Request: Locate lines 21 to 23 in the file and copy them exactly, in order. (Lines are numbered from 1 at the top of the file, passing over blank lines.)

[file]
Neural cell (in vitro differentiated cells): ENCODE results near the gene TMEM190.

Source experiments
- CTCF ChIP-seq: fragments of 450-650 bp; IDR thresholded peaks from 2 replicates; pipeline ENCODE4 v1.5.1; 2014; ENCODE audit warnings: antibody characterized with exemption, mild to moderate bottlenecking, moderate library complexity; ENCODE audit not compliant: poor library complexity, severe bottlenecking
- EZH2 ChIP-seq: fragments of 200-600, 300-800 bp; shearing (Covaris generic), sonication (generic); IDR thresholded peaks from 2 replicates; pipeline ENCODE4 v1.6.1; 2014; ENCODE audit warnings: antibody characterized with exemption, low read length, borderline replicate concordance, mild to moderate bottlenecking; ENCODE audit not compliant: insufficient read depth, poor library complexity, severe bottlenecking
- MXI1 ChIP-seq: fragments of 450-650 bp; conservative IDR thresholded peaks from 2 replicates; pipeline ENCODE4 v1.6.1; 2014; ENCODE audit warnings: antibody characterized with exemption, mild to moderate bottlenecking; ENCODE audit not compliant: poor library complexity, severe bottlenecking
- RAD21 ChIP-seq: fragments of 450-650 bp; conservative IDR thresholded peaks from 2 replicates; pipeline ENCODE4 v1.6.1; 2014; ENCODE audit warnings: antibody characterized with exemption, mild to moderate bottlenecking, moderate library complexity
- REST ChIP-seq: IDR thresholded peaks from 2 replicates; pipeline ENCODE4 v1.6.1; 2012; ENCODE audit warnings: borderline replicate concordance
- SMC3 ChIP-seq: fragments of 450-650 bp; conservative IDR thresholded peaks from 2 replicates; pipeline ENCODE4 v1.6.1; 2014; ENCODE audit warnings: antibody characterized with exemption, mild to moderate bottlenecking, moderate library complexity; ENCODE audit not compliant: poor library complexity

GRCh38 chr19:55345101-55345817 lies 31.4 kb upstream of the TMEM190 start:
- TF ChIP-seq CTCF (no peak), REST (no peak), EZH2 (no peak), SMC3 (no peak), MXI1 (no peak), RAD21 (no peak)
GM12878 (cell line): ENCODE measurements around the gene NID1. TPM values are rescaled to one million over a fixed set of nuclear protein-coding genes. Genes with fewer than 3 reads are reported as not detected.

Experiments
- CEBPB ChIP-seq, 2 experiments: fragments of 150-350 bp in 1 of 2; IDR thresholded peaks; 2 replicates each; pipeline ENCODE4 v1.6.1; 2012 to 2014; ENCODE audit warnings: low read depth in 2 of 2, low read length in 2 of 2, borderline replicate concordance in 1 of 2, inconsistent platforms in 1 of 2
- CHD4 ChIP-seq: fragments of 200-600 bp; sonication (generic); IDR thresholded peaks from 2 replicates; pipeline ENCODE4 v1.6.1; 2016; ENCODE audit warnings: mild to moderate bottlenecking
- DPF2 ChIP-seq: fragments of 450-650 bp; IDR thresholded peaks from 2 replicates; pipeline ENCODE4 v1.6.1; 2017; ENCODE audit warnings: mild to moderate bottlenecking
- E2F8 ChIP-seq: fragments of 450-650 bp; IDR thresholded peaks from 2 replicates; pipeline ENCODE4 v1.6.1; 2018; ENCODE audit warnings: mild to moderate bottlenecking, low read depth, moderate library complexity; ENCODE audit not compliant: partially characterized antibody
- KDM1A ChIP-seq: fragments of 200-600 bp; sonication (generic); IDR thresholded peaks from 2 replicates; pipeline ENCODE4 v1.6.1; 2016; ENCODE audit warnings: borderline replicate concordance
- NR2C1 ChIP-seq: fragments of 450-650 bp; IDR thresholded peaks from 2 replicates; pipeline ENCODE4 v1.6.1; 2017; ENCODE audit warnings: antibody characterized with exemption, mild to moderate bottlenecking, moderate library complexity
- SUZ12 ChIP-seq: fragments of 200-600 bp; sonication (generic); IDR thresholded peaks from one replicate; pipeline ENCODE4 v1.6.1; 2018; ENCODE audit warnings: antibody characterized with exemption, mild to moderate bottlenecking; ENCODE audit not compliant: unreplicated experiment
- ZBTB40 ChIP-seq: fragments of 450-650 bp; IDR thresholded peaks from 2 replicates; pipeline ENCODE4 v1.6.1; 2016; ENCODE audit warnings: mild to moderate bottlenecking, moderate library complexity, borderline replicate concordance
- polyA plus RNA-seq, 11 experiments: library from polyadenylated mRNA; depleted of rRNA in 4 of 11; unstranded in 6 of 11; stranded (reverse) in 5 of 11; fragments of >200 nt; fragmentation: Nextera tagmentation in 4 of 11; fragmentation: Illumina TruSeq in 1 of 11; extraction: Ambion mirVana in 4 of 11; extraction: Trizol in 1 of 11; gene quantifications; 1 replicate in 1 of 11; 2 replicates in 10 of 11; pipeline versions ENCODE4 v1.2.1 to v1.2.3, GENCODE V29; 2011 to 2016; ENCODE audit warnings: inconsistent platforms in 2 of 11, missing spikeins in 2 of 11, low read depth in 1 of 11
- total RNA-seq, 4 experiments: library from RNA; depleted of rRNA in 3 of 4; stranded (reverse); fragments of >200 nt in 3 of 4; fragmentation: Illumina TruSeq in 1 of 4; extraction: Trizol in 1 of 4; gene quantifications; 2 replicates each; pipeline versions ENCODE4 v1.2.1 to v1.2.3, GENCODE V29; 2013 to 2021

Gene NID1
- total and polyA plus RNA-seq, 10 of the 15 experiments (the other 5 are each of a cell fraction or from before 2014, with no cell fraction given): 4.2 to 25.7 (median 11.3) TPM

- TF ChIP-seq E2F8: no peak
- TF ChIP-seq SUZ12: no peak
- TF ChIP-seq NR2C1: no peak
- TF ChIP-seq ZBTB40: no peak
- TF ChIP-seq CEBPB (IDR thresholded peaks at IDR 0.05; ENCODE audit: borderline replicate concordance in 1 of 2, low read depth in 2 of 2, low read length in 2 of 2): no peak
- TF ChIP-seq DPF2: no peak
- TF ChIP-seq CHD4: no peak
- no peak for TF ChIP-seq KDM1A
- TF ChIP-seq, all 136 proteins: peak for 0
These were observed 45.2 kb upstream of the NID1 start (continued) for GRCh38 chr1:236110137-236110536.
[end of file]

- polyA plus RNA-seq, 11 experiments: library from polyadenylated mRNA; depleted of rRNA in 4 of 11; unstranded in 6 of 11; stranded (reverse) in 5 of 11; fragments of >200 nt; fragmentation: Nextera tagmentation in 4 of 11; fragmentation: Illumina TruSeq in 1 of 11; extraction: Ambion mirVana in 4 of 11; extraction: Trizol in 1 of 11; gene quantifications; 1 replicate in 1 of 11; 2 replicates in 10 of 11; pipeline versions ENCODE4 v1.2.1 to v1.2.3, GENCODE V29; 2011 to 2016; ENCODE audit warnings: inconsistent platforms in 2 of 11, missing spikeins in 2 of 11, low read depth in 1 of 11
- total RNA-seq, 4 experiments: library from RNA; depleted of rRNA in 3 of 4; stranded (reverse); fragments of >200 nt in 3 of 4; fragmentation: Illumina TruSeq in 1 of 4; extraction: Trizol in 1 of 4; gene quantifications; 2 replicates each; pipeline versions ENCODE4 v1.2.1 to v1.2.3, GENCODE V29; 2013 to 2021

Gene NID1